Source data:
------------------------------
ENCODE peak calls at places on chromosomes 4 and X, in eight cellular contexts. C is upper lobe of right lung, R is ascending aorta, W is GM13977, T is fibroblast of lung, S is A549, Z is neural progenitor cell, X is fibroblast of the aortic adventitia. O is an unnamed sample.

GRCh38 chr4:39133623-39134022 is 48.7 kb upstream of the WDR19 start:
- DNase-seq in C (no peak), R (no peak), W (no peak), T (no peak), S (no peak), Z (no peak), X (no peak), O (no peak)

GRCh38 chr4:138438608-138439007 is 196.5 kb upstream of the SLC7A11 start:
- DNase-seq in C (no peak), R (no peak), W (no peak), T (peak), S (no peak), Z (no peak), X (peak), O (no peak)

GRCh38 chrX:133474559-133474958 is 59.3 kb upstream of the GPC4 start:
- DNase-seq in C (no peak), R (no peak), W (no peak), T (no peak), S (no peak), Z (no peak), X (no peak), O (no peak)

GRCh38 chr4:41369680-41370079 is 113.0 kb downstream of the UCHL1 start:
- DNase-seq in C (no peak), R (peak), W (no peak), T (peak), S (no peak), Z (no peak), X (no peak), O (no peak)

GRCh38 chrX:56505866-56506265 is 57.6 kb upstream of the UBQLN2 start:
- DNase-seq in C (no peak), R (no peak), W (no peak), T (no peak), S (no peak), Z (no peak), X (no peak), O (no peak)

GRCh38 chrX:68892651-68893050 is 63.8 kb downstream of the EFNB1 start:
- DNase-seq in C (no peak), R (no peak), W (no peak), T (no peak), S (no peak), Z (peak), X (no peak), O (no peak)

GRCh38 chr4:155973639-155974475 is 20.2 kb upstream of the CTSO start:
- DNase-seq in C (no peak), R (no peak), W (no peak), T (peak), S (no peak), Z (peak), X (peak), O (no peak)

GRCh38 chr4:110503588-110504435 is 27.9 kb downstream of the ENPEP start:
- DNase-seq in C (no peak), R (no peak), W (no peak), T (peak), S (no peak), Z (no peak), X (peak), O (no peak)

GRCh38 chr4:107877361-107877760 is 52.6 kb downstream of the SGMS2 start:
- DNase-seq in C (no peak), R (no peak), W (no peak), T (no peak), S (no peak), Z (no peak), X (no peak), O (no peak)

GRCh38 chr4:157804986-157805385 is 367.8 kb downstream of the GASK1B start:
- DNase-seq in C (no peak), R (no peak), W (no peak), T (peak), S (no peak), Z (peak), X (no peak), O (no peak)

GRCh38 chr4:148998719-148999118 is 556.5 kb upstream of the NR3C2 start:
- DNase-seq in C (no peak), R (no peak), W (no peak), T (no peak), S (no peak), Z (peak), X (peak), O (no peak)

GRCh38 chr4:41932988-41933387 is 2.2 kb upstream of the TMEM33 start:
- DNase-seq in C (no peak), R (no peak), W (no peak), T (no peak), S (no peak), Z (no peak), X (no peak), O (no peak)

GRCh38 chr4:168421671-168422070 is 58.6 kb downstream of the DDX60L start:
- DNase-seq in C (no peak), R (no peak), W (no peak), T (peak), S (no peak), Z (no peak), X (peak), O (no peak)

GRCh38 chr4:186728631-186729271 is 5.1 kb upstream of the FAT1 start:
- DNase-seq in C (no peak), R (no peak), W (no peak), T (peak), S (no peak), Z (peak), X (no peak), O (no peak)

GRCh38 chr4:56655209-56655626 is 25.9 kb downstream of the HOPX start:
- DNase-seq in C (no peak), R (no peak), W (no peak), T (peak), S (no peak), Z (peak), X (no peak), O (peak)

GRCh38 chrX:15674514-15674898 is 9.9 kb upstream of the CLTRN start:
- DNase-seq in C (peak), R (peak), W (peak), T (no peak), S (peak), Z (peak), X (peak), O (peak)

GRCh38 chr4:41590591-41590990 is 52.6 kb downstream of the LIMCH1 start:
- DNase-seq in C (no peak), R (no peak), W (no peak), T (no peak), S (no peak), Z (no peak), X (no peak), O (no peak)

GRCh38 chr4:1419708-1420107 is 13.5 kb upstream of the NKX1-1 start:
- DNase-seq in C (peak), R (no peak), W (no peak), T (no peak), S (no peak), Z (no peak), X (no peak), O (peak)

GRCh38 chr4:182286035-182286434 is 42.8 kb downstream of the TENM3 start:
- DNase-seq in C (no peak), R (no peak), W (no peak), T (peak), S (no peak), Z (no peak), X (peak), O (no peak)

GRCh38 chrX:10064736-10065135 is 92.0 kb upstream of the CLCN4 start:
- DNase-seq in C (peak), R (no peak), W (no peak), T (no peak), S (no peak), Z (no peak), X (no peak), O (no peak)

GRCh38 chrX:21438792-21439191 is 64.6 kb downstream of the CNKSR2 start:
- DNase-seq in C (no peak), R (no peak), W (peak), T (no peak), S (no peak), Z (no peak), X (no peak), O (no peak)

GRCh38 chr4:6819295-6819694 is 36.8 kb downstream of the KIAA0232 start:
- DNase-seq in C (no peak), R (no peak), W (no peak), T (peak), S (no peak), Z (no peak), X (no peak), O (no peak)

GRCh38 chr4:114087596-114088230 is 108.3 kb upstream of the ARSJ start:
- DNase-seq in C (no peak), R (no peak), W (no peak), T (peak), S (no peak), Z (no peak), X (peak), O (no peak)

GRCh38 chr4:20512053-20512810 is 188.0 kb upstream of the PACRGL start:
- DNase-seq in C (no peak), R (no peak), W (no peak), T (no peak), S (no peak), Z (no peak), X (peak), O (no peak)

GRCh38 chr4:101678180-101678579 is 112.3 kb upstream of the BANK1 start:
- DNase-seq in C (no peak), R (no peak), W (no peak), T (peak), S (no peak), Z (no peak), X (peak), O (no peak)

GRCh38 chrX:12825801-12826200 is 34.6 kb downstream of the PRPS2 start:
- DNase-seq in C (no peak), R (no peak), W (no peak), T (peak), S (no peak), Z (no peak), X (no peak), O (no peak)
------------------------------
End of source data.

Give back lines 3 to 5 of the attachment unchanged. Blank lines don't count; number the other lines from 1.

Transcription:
- DNase-seq in C (no peak), R (no peak), W (no peak), T (no peak), S (no peak), Z (no peak), X (no peak), O (no peak)

GRCh38 chr4:138438608-138439007 is 196.5 kb upstream of the SLC7A11 start:
- DNase-seq in C (no peak), R (no peak), W (no peak), T (peak), S (no peak), Z (no peak), X (peak), O (no peak)